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By NEW YORK TIMES NEWS SERVICE | August 10, 2004
For the first time, federal regulators released figures yesterday that show how prone individual models of new cars and light-duty trucks are to roll over in an accident, exposing the occupants to high risk of death or serious injury. Instead of assigning a star rating to each model it tests, as it has done in the past, the National Highway Traffic Safety Administration released figures that allow consumers to compare rollover risk model by model. The star system, which is continuing, has been criticized for not providing enough information to distinguish among different vehicles, because nearly all received either three or four stars.
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NEWS
By Tom Pelton and Tom Pelton,SUN STAFF | March 9, 2004
Federal investigators looking into Saturday's fatal capsizing of a water taxi on Baltimore's Inner Harbor are examining the design of the two-hulled Lady D and may study the safety record of similar pontoon boats nationally. Some other water taxi services - including those in Delaware, Chicago, Boston Harbor, Fort Lauderdale, Fla., and Vancouver, Canada - use larger, conventional-hulled boats, which some captains consider more stable in high winds and choppy waters than smaller boats with raised platforms atop pairs of torpedo-shaped floats.
NEWS
By Jonathan Bor and Tom Pelton and Jonathan Bor and Tom Pelton,SUN STAFF | July 31, 2001
The Johns Hopkins University is investigating a researcher who tested an experimental anti-cancer drug on patients in India without seeking the permission of an internal review board that considers the safety of human studies, a spokesman said yesterday. The experiment, which was conducted on 26 patients in 1999 and 2000, sought to determine whether a chemical derived from the creosote plant could stop the growth of oral cancer. Ru Chih C. Huang, a Hopkins biology professor, said yesterday that she did not submit her study to a Hopkins review board because it was approved by a similar panel at the Indian cancer center where the trial was performed.
NEWS
By Frank D. Roylance and Frank D. Roylance,Staff Writer | June 16, 1993
It was supposed to be a milk run.For Conrail engineer Ricky L. Gates, the Sunday trip from Baltimore to Harrisburg was a four- or five-hour job that would net him two days' pay under union rules."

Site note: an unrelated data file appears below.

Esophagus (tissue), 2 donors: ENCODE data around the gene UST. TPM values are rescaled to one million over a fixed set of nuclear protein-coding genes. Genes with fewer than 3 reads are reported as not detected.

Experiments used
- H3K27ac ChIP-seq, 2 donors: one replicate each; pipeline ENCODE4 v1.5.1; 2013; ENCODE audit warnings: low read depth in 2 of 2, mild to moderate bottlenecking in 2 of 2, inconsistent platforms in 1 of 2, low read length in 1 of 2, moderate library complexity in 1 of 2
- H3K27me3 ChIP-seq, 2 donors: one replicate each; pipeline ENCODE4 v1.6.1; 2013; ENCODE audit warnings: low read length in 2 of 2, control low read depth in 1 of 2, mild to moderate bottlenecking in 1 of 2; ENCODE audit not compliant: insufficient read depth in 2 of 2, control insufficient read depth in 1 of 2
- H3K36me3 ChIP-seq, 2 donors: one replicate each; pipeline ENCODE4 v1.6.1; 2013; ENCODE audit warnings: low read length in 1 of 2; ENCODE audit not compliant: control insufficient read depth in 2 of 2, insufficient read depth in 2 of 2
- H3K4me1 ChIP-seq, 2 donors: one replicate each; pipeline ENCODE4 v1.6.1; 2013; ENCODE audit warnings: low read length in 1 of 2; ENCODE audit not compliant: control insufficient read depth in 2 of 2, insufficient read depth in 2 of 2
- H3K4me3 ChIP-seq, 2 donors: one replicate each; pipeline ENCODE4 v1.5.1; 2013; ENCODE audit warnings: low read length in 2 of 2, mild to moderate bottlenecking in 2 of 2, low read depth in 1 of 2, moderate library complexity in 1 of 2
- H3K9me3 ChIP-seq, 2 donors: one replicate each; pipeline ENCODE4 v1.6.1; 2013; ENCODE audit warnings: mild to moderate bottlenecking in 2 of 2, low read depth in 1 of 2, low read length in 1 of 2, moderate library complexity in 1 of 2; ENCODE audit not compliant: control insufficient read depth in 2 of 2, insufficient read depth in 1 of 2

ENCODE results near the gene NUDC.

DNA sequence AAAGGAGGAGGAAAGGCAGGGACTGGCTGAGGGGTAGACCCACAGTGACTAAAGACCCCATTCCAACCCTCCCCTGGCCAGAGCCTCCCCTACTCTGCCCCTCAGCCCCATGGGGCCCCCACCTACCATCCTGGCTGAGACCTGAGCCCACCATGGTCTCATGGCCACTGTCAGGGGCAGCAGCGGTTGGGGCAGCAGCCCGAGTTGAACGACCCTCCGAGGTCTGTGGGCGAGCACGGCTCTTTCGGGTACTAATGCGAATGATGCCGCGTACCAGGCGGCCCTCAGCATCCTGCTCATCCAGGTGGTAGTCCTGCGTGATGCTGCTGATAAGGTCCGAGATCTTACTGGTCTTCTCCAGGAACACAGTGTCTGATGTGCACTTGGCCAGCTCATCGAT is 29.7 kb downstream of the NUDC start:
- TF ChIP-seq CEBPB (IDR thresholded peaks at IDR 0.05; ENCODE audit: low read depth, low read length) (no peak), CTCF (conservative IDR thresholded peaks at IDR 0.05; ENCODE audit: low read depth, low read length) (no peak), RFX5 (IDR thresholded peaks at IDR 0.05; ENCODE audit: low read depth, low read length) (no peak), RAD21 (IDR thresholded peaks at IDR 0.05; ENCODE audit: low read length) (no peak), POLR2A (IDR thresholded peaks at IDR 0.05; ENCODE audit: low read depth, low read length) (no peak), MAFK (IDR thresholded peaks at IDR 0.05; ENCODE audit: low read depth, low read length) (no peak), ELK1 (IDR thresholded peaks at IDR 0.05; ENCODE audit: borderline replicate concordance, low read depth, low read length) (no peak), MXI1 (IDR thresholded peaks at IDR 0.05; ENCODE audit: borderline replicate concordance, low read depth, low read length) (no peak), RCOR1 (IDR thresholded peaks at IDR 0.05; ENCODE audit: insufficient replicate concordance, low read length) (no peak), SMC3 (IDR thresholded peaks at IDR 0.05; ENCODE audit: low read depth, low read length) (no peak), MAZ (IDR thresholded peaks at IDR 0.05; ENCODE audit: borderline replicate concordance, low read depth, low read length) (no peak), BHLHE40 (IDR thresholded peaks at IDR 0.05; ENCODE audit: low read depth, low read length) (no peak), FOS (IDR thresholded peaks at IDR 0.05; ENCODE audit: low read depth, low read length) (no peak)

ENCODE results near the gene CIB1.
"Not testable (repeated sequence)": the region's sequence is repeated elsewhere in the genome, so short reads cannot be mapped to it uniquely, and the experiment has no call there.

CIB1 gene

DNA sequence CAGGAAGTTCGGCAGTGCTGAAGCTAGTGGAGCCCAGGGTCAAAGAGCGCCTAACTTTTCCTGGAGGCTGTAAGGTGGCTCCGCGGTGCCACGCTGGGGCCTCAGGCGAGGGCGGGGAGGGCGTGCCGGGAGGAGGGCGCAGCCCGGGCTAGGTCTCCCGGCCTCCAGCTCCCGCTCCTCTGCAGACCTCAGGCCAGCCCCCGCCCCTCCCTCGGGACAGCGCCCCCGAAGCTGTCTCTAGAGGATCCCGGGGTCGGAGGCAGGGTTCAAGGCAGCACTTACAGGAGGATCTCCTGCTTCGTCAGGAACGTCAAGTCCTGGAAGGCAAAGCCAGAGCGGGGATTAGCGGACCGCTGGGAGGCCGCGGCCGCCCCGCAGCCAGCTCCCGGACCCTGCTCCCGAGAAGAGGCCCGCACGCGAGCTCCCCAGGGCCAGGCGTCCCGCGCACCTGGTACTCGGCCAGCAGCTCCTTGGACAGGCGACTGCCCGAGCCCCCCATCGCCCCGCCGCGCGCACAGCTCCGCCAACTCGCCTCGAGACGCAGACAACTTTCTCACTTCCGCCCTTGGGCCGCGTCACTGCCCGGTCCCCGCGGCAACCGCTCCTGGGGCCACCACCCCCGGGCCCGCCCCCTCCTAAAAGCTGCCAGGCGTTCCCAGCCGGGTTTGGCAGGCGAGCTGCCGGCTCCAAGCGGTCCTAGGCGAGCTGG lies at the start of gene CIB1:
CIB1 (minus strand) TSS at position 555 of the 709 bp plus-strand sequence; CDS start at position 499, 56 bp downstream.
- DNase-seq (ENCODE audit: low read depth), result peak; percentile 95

NEWS
By Fort Lauderdale Sun-Sentinel | January 13, 1992
FORT LAUDERDALE, Fla. -- "Palm 90" probably wouldn't be remembered as one of the most horrifying air disasters if a handful of heroes had not saved a few survivors from the icy Potomac River.But this was real-life drama, a story of tragedy and triumph, captured on camera in the nation's capital.In turn, "Palm 90," the air traffic control code name for Air Florida's Flight 90, is still a vivid memory 10 years later for many across the country. It crashed Jan. 13, 1982, killing 78, including four on the ground.
NEWS
By Bill Glauber and Bill Glauber,Staff Writer | September 24, 1993
MOBILE, Ala. -- An assistant towboat operator -- licensed for a year -- guided a barge into a railroad bridge and then radioed for help 12 minutes before the span collapsed beneath the Sunset Limited, investigators said yesterday."
NEWS
By Los Angeles Times | May 8, 1991
LOS ANGELES -- In dramatic testimony yesterday, an air traffic controller accepted blame for February's fatal runway collision in Los Angeles and the co-pilot of one plane told how his pilot died in the flaming wreckage.It was the first public appearance by the 38-year-old controller, Robin Lee Wascher, since the accident and the first time she acknowledged publicly that her mistake had led to the crash.Federal investigators say that because of her confusion, Ms. Wascher positioned a SkyWest commuter liner on the same Los Angeles International Airport runway on which she had just cleared a USAir Boeing 737 jetliner to land.
NEWS
By LOS ANGELES TIMES | November 19, 1996
MIAMI -- Passengers' terrified shouts of "Fire! Fire! Fire!" echoed from the smoke-filled cabin as flames spread rapidly through a ValuJet airliner over the Florida Everglades in May, transcripts of cockpit recordings revealed yesterday."
NEWS
By FREDERICK N. RASMUSSEN and FREDERICK N. RASMUSSEN,SUN REPORTER | March 4, 2006
The recent death of Capt. Paul J. Esbensen, 76, of Stevensville, who was a highly respected wreck investigator with the National Transportation Safety Board and a well-known port figure, recalled his role investigating the loss of the SS Poet more than two decades ago. He had spent 15 years as senior marine investigator for the NTSB before retiring in 1996. During his tenure with the NTSB, he investigated 25 major maritime accidents, including the Poet and the loss of the Pride of Baltimore.
NEWS
By Knight-Ridder News Service | March 18, 1993
FORT LAUDERDALE, Fla. -- An Amtrak passenger train knifed through a fully loaded gasoline tanker in Fort Lauderdale yesterday afternoon, killing at least six people in a flash of exploding fuel as they waited in their cars at a busy intersection.None of the 138 passengers and crew members aboard the southbound Silver Star train en route to Miami from New York were seriously injured when it cannonballed into a Hess gasoline tanker loaded with 5,000 gallons of fuel at Cypress Creek Road near Interstate 95.At least 12 people were being treated for minor injuries at Holy Cross, Humana Cypress and North Ridge Medical Center in Fort Lauderdale last night.
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